Whereas, a large-diaphragm condenser microphone, the polar pattern changes slightly more when you’re talking about lower frequencies, relative to the high frequencies.
I don’t know that it makes a massive difference for voiceovers.
Small Diaphragm Condenser Microphones
Small-diaphragm condensers are the best choice for sound accuracy, or when the desire is to capture pure and natural sound. They won’t make your voice richer and lusher. This type of mic has a more detailed sound profile. Because their sound is neutral, high-quality small diaphragm microphones are used for almost anything where accuracy is the goal.
Dynamic microphones are frequently used for live performances since they have a narrow field, and just capture the vocal in front of them without picking up all the crowd noise and other sounds. They are also used for amplifiers and all-purpose recording. Dynamic mics are extremely durable and are perfect for recording high volume and percussive instruments such as snare drums, guitar amps, and vocals.
The advantage of shotgun microphones is they focus directly on the sound source in front and pick up the sound with high gain. You can point it like a laser beam at your sound source. Any other noises present in the environment are very low if picked up at all.
One example of this type is the MKH 416 shotgun interference tube microphone. Its excellent directivity and compact design, high consonant articulation, and feedback rejection make it a great all-round microphone for film, radio, and television, especially for outdoor broadcast applications.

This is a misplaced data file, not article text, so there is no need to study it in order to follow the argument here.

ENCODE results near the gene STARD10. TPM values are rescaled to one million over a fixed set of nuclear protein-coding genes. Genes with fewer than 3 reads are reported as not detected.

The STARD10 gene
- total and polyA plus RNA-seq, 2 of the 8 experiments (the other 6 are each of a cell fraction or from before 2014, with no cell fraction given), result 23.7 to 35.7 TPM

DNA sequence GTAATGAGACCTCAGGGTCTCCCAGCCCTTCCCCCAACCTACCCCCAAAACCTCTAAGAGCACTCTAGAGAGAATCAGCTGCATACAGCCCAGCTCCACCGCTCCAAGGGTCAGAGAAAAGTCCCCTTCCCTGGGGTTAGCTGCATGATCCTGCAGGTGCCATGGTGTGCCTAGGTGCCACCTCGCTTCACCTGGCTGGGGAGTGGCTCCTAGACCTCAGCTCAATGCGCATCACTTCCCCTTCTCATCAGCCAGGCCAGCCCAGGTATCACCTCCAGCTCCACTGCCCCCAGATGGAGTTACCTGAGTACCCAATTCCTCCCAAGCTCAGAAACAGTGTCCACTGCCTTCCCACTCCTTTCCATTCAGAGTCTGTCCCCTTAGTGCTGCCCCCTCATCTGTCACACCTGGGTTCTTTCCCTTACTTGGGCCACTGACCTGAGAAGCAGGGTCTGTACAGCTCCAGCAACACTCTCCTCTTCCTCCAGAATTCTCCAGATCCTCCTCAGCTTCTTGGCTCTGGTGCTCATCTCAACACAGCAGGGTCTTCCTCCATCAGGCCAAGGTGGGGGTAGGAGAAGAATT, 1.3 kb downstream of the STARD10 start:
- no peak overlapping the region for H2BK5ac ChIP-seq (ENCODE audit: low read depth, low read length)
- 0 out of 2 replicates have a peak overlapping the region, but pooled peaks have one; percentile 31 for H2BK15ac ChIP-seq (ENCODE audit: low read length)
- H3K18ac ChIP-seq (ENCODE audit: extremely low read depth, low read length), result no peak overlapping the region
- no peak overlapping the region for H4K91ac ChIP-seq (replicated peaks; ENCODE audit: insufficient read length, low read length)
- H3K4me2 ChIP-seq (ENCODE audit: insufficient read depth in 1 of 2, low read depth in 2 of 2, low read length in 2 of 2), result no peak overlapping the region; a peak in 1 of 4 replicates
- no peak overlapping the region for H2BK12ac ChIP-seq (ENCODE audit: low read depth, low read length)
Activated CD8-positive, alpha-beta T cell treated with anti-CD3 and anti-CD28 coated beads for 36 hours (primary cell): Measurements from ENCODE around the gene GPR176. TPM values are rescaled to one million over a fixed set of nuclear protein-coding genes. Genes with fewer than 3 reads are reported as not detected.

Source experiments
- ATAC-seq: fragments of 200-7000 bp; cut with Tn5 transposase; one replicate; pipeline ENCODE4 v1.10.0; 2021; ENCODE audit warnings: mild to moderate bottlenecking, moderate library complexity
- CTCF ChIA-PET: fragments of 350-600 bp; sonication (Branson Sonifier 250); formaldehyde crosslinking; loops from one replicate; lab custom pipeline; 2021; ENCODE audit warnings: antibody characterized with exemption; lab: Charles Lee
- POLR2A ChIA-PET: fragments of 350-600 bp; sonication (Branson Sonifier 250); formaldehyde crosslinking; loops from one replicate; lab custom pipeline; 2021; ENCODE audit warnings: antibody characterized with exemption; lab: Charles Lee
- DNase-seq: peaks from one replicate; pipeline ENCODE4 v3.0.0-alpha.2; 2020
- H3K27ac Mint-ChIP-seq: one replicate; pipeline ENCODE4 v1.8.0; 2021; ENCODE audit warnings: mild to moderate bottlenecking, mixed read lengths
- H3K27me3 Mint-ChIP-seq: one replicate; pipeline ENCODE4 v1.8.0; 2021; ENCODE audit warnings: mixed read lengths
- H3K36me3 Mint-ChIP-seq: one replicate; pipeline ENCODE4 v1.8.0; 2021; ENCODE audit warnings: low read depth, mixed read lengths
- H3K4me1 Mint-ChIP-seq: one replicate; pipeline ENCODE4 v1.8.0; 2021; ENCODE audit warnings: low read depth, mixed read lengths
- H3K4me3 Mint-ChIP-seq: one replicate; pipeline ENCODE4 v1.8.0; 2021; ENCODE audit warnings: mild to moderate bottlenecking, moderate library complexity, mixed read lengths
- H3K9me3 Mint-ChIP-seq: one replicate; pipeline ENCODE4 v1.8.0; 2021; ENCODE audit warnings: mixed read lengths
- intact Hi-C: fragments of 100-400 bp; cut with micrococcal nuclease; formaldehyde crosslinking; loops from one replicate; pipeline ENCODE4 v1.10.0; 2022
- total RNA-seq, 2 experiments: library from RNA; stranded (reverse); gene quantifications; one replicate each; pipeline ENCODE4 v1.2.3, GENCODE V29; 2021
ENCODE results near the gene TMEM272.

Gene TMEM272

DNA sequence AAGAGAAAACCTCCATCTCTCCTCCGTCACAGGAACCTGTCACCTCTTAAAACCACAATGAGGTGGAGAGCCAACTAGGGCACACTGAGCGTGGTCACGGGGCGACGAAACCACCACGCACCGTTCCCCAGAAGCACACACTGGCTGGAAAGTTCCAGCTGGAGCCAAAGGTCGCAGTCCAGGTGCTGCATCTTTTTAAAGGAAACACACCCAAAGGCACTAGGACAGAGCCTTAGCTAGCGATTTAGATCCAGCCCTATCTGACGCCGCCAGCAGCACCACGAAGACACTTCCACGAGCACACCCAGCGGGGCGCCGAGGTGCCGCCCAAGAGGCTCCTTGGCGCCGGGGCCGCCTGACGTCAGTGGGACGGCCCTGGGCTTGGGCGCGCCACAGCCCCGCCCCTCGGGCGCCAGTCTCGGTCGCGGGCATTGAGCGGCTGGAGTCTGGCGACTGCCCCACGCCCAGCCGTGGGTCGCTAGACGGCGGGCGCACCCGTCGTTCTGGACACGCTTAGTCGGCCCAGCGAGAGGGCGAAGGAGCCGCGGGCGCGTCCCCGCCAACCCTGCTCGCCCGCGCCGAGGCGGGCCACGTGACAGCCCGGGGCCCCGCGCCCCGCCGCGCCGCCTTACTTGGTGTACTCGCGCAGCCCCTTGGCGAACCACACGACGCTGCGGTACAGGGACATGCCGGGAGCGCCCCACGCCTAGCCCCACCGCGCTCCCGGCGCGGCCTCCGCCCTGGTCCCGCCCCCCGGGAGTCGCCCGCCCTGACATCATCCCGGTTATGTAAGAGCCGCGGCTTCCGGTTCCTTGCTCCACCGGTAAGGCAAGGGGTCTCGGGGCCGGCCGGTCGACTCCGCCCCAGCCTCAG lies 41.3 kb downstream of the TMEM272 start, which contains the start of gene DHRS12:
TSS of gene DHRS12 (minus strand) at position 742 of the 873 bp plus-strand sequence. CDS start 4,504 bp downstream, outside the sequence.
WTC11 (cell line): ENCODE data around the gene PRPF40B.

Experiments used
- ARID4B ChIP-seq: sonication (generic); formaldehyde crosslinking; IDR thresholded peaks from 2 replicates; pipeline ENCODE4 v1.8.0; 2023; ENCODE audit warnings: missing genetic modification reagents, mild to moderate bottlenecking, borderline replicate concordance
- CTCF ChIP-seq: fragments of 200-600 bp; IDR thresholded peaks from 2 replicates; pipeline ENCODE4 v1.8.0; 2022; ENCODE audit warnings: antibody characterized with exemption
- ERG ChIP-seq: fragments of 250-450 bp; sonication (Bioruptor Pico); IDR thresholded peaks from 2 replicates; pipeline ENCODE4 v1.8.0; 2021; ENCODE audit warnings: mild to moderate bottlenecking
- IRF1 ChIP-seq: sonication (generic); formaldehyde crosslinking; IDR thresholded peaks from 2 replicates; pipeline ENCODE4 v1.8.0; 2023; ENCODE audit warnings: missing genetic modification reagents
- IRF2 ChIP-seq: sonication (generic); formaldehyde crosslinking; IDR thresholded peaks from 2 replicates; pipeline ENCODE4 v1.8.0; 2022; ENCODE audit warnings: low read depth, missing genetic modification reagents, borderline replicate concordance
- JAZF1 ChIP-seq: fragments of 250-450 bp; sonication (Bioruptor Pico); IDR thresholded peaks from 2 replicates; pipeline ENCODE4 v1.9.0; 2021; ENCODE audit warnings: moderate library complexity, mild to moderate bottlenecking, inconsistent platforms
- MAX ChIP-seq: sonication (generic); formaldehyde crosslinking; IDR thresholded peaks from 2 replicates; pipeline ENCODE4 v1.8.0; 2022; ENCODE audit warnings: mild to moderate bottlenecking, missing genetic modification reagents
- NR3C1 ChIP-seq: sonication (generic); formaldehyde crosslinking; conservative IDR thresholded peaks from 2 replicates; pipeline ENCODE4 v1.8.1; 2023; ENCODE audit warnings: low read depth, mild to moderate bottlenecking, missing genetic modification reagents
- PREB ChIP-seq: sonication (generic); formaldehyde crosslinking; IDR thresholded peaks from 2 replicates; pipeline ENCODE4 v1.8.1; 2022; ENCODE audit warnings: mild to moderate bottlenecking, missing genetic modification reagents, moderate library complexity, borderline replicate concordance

Where to Place the Microphone
Which microphone you choose is an important decision when you’re going to be doing voiceover work. But perhaps more importantly is the decision about where you’re going to record and what that space sounds like from an acoustic standpoint.
You’ll notice that many professional voiceover artists will record in vocal booths specifically treated and designed for recording. If you are in a position where you can’t afford that (I can’t afford one), I record in a space in my unfinished basement where I have sound blankets hanging on three sides.
That does a lot of the same things that you would get from a vocal booth. The important thing is you need to manage the reflections of sound off of hard surfaces, like walls, monitors, hard surfaces, etc.
What’s important is finding a space where you can manage some of those reflections. You can consider recording in your closet if you don’t have a studio with any bass traps or broadband traps.
Whether that’s a walk-in closet or even if it’s not, if you face the clothing, the clothes will dampen all of the sound before it has a chance to reflect off of hard surfaces.
You get a better recording.
How to Select a Mic for Your Voice
The takeaway message is, when you’re looking for a microphone, my hope here is that you’ll be able to find something that works well for your particular voice.
If you’re not sure what kind of voice you have, do a recording even if you use your phone. Hold your phone relatively close. Go into the closet where there’s not a lot of sound reflection. Make a recording and listen back to it.
Do you have a very nasally voice? Do you have a voice that has a lot of low-end? Or not a lot of low-end, and you’d like to emphasize and capture a little more low-end? Are you female? Check out this article on the best mics for female voice work.
All of those things can help you make a decision, and hopefully, my opinion here will give you a good sense of which of these microphones might be a better fit. Or at least give you some ideas of other microphones that you want to research more.
I started SoundStudioMagic to learn how to record my own audiobook at home, and now I’m addicted to all the latest techniques and gear.